Regularly reassessing your visual theme will ensure that your brand stays fresh and relevant. Often, you can make updates and tweaks to your chosen colour palette without making significant changes to your brand identity.

Fashion changes over time and colour preferences shifts and you may find that the blue tones in your logo may need to either go brighter or be muted depending on where consumer or fashion trends are going.

But it’s also worth remembering that some brands frequently change “looks” far more often than they need to. Beware if you have a new senior officer who thinks everything would look better in red, purple, green or whatever their own particular favourite hue – it’s the brand identity you’re building with your customers that really counts.

The psychology of colour


Although black can represent death and mourning in our culture, it is perceived quite differently in the fashion industry. Many luxury brands use black to signify sophistication, power and elegance.


Blue is a universally liked colour across gender and age demographics. It reflects feelings of trust and wisdom which translates to dependability – great for financial institutions, law firms, life insurance and banks. Although probably a safe option for those business in those industries, it is rather boring, cold and not a very friendly hue. There is hope, however, if you explore the wider blue palette and look at grey/blue or green/blue tones.


Purple is a tough colour to use in branding or advertising and although it may suggest royalty, wisdom and superiority, it also signifies moodiness, excess and decadence. Generally, purple is used to attract a predominantly female audience and depending on the tone it can range from Cadbury and Hallmark hues to those of Yahoo or FedEx.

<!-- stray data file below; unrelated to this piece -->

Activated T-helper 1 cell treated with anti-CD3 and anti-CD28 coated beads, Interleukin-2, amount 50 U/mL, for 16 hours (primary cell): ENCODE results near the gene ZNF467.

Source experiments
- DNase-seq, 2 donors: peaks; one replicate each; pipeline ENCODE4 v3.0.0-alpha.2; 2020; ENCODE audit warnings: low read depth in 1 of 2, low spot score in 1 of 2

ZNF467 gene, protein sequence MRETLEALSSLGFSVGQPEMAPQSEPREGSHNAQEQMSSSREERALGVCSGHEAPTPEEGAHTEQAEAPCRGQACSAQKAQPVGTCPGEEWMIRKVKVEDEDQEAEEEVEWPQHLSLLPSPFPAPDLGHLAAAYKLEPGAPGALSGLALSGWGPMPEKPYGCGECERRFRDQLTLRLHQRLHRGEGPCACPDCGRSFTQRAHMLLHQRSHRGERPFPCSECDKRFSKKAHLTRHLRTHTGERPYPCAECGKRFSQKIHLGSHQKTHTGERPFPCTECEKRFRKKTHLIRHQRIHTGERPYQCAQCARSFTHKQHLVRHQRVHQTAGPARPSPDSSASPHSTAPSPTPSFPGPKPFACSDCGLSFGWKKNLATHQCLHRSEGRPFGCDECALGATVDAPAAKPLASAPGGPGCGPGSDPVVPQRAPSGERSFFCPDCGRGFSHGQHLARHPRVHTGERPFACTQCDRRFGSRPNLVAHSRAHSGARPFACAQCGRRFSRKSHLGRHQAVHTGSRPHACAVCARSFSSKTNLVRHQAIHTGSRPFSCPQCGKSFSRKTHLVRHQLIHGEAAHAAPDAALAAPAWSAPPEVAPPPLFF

In today’s world green naturally solicits feelings of nature, relaxation, hope, health and is typically used by conservation, eco-friendly or healthy lifestyle businesses. Fortunately, there is a wide range of green in the colour wheel to explore for brands hoping to stand out.


There is no doubt red is an exciting and powerful colour and is often used in the retail sector for sales flashes or call to action buttons. On the flip side, it’s also an angry, aggressive colour that represents danger. I guess it is all about context. A touch of red on an ad, a book cover or a poster will always grab attention.


This is generally seen as a Marmite colour. On one hand, it has a young, happy, confident and creative vibe, and when paired with grey or black it presents a very sophisticated image. Getting the right tone is crucial – too light and people might feel it’s rather insipid, too bright and it can be seen as rather juvenile.


The yellow smiley face or the rubber ducky usually produce a nice, warm and fuzzy feeling while the yellow police tape around a crime scene might immediately give you sweaty palms! I think we tend to err on the happy side of this colour which can give a sense of positivity, creativity and friendliness.